This mindless violence, helplessness must stop

Domestic violence

In Kenya, over 40 per cent of women are likely to face SGBV during their lifetime.

Photo credit: File | Nation Media Group

A friend was recently attacked by a maniac she was dating. I thought it was the occasional case of gender-based violence in Kenya or around the world until someone recounted the case to me.

The woman was hanging out with a male friend in a big town when the partner showed up, slapped the friend, forced the woman into a waiting car and they went to a living complex where he proceeded to assault her physically and sexually. He dared her to try and travel back to school where she was due to present her final-year project.

That was the short version of the story. The incident started with a phone call by someone who had the sole purpose of keeping tabs on who this woman was hanging out with. A few minutes later, someone was assaulted in public and there was a commotion that attracted onlookers, then someone was forced to board a vehicle in broad daylight.

The events culminated in the woman being battered in her own unit that had neighbours; she screamed, hoping someone would help, but no one did. After the man was done with his evil acts, he simply walked out of the house, went on to have a good time with his family, leaving the victim to nurse her wounds.


She had to call her mother, who was a few hours away, to get help. Even then, they had to pay the police to make the arrest. No one came to the aid of the young man who was slapped. No one tried stopping a man from forcing a woman into a car. The driver didn’t object to driving. No reasonable neighbour tried to help; no one called the police, and if someone did, they didn’t show up.

Is the violence in Kenya culturally reinforced to the point where the family of the man thought that a few cows would be enough to make the incident okay? They offered cows to wish the whole incident away. Cows in exchange for a human being’s dignity! Sounds like a reasonable trade-off in our twisted society—an admission of guilt by perpetrators of violence who, somehow, think going to jail for rape and assault is a step too far. No, it’s not!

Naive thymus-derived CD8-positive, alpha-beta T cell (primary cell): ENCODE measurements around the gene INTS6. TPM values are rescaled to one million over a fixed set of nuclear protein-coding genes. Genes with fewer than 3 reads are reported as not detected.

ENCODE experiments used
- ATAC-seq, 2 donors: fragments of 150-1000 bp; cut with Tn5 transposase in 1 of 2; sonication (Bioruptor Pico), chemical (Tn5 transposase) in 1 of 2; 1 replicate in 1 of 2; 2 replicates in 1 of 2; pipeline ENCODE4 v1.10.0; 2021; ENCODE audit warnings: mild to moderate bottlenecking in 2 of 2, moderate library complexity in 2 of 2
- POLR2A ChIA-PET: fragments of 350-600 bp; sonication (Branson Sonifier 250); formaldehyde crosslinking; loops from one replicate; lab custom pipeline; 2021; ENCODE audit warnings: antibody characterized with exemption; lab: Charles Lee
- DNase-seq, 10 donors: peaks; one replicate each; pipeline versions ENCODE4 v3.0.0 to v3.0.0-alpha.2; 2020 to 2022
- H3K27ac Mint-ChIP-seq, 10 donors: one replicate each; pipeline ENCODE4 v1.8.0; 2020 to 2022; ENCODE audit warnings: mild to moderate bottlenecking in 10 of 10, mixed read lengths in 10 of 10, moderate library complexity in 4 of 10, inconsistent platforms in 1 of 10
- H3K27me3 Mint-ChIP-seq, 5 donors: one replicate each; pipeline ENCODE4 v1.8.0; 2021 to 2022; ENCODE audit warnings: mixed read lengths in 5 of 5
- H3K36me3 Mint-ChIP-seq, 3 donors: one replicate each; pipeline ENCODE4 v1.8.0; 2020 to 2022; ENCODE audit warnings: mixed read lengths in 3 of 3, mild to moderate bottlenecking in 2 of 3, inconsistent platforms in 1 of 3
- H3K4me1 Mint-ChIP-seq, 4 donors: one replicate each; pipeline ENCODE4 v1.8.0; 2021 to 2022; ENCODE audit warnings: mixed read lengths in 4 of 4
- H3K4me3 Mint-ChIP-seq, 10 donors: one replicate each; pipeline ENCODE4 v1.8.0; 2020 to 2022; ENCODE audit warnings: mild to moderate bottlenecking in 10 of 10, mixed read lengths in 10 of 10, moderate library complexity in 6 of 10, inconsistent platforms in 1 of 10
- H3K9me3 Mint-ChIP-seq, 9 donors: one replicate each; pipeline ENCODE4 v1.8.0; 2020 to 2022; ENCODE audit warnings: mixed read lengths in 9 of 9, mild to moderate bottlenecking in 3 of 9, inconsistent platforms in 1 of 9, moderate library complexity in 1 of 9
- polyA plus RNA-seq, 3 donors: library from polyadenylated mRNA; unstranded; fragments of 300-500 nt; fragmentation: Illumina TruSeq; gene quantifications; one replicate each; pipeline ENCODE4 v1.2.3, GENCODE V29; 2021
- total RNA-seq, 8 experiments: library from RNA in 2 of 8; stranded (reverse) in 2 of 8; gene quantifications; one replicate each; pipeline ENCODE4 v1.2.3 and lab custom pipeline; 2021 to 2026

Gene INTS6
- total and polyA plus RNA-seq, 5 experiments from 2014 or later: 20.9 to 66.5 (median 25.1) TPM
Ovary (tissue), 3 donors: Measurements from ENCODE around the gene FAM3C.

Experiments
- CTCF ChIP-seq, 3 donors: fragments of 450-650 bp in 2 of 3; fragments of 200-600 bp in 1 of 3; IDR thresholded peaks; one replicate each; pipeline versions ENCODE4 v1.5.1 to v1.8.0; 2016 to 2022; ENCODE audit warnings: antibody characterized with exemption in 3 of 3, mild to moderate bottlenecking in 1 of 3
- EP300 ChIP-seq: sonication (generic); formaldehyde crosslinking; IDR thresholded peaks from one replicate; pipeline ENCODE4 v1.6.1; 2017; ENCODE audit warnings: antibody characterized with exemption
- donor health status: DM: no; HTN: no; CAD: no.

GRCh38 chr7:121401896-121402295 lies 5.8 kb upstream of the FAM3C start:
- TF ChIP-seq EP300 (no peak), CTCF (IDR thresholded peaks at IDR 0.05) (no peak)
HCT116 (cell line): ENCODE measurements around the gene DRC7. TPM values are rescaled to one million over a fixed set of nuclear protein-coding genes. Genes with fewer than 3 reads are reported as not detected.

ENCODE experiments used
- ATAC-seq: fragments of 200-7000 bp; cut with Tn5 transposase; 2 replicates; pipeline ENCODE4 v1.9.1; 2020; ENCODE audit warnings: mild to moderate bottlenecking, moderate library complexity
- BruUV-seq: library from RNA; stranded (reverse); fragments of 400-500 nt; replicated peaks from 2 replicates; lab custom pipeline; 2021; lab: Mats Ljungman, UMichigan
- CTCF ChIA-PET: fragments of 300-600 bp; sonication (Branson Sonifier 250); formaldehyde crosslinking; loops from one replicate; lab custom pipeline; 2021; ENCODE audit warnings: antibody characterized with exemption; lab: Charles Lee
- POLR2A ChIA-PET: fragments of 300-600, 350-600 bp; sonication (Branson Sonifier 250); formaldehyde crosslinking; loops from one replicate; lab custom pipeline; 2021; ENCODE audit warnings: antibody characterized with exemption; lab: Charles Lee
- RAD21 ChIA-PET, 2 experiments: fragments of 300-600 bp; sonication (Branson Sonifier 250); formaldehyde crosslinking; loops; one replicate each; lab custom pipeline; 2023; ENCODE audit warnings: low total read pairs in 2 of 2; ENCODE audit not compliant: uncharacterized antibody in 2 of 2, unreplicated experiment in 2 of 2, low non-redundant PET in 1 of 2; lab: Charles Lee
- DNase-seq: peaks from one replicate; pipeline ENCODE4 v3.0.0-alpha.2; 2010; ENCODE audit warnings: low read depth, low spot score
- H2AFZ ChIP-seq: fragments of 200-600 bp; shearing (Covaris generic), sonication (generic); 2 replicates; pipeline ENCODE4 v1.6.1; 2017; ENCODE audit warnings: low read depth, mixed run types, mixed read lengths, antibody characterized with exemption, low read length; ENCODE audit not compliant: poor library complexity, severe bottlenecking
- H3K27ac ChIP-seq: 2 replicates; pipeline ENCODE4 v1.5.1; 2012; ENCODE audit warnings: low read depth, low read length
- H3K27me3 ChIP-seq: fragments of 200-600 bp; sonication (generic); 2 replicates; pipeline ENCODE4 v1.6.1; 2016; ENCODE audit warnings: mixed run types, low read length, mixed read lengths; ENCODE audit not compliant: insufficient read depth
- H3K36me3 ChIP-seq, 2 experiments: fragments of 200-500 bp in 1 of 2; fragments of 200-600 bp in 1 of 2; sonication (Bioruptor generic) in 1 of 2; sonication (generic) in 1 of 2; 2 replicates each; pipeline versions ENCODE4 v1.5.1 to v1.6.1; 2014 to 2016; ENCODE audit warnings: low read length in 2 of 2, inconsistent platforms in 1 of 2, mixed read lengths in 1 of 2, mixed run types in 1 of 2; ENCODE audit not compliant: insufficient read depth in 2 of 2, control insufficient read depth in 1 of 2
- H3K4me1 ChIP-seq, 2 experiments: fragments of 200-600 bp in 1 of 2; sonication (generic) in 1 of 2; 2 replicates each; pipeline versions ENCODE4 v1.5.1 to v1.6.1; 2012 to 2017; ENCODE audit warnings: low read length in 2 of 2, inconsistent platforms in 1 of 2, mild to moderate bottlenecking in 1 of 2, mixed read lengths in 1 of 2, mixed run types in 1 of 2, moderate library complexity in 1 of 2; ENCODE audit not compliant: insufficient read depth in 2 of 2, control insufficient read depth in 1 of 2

A quick introspection into the scourge of violence would reveal that we need to re-examine our cultural values. Parents raise children by beating them, teachers teach with an iron rod, lovers embrace with clenched fists, the electorate engage each other with weapons, police work is shooting at unarmed people, and the best punishment for a criminal in Kenya is lynching. Cabinet discussions sometimes centre around reintroducing caning in schools.

We should discourage violence as a tool for motivation or deterrence and maybe engage our most valuable tools, our brains, in the form of reason, in decision-making. It will serve us better if we use logical reasoning instead of instilling fear in our complex human relationships.

Alvin Leiyan, Narok


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